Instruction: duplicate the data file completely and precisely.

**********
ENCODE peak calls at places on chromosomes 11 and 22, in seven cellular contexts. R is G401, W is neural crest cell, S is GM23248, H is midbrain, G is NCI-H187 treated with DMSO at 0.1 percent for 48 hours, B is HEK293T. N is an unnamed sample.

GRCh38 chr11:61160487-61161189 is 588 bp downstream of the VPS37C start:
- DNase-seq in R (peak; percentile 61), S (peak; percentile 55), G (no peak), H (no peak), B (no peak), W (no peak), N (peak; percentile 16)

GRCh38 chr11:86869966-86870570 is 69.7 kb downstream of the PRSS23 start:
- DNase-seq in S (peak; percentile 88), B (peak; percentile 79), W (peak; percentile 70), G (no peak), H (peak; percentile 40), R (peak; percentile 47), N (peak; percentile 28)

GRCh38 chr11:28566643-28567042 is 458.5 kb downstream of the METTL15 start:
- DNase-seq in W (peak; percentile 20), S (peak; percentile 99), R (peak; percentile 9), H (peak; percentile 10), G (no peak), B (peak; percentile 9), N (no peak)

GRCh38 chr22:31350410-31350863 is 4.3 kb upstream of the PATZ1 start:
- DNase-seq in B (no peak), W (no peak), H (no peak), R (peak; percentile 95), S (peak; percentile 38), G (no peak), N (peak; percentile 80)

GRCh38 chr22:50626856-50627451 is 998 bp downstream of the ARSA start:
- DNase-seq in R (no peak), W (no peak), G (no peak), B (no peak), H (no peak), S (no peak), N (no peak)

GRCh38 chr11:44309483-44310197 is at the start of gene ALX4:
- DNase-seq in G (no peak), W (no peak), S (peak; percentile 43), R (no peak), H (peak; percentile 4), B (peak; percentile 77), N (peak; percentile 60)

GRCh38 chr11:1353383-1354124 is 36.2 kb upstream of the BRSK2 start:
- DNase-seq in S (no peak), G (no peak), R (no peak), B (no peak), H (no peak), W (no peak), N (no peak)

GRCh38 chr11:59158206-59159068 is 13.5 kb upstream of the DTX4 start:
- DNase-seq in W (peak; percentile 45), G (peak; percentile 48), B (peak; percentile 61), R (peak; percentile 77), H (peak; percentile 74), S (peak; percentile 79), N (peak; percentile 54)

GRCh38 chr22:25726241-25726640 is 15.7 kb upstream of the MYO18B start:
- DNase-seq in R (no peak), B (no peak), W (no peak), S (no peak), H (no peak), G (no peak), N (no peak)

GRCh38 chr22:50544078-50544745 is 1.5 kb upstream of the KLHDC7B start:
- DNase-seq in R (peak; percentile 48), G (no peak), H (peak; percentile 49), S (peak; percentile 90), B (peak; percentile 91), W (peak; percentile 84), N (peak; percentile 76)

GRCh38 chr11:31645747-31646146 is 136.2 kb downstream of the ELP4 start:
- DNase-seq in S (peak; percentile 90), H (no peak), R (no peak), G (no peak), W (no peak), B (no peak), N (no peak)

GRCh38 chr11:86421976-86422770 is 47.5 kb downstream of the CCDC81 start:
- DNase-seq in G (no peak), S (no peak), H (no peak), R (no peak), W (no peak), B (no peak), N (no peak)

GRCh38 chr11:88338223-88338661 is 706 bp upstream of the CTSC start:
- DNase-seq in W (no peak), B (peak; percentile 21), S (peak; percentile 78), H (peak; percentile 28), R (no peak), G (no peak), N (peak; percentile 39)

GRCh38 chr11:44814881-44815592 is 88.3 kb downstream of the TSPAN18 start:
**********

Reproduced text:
ENCODE peak calls at places on chromosomes 11 and 22, in seven cellular contexts. R is G401, W is neural crest cell, S is GM23248, H is midbrain, G is NCI-H187 treated with DMSO at 0.1 percent for 48 hours, B is HEK293T. N is an unnamed sample.

GRCh38 chr11:61160487-61161189 is 588 bp downstream of the VPS37C start:
- DNase-seq in R (peak; percentile 61), S (peak; percentile 55), G (no peak), H (no peak), B (no peak), W (no peak), N (peak; percentile 16)

GRCh38 chr11:86869966-86870570 is 69.7 kb downstream of the PRSS23 start:
- DNase-seq in S (peak; percentile 88), B (peak; percentile 79), W (peak; percentile 70), G (no peak), H (peak; percentile 40), R (peak; percentile 47), N (peak; percentile 28)

GRCh38 chr11:28566643-28567042 is 458.5 kb downstream of the METTL15 start:
- DNase-seq in W (peak; percentile 20), S (peak; percentile 99), R (peak; percentile 9), H (peak; percentile 10), G (no peak), B (peak; percentile 9), N (no peak)

GRCh38 chr22:31350410-31350863 is 4.3 kb upstream of the PATZ1 start:
- DNase-seq in B (no peak), W (no peak), H (no peak), R (peak; percentile 95), S (peak; percentile 38), G (no peak), N (peak; percentile 80)

GRCh38 chr22:50626856-50627451 is 998 bp downstream of the ARSA start:
- DNase-seq in R (no peak), W (no peak), G (no peak), B (no peak), H (no peak), S (no peak), N (no peak)

GRCh38 chr11:44309483-44310197 is at the start of gene ALX4:
- DNase-seq in G (no peak), W (no peak), S (peak; percentile 43), R (no peak), H (peak; percentile 4), B (peak; percentile 77), N (peak; percentile 60)

GRCh38 chr11:1353383-1354124 is 36.2 kb upstream of the BRSK2 start:
- DNase-seq in S (no peak), G (no peak), R (no peak), B (no peak), H (no peak), W (no peak), N (no peak)

GRCh38 chr11:59158206-59159068 is 13.5 kb upstream of the DTX4 start:
- DNase-seq in W (peak; percentile 45), G (peak; percentile 48), B (peak; percentile 61), R (peak; percentile 77), H (peak; percentile 74), S (peak; percentile 79), N (peak; percentile 54)

GRCh38 chr22:25726241-25726640 is 15.7 kb upstream of the MYO18B start:
- DNase-seq in R (no peak), B (no peak), W (no peak), S (no peak), H (no peak), G (no peak), N (no peak)

GRCh38 chr22:50544078-50544745 is 1.5 kb upstream of the KLHDC7B start:
- DNase-seq in R (peak; percentile 48), G (no peak), H (peak; percentile 49), S (peak; percentile 90), B (peak; percentile 91), W (peak; percentile 84), N (peak; percentile 76)

GRCh38 chr11:31645747-31646146 is 136.2 kb downstream of the ELP4 start:
- DNase-seq in S (peak; percentile 90), H (no peak), R (no peak), G (no peak), W (no peak), B (no peak), N (no peak)

GRCh38 chr11:86421976-86422770 is 47.5 kb downstream of the CCDC81 start:
- DNase-seq in G (no peak), S (no peak), H (no peak), R (no peak), W (no peak), B (no peak), N (no peak)

GRCh38 chr11:88338223-88338661 is 706 bp upstream of the CTSC start:
- DNase-seq in W (no peak), B (peak; percentile 21), S (peak; percentile 78), H (peak; percentile 28), R (no peak), G (no peak), N (peak; percentile 39)

GRCh38 chr11:44814881-44815592 is 88.3 kb downstream of the TSPAN18 start: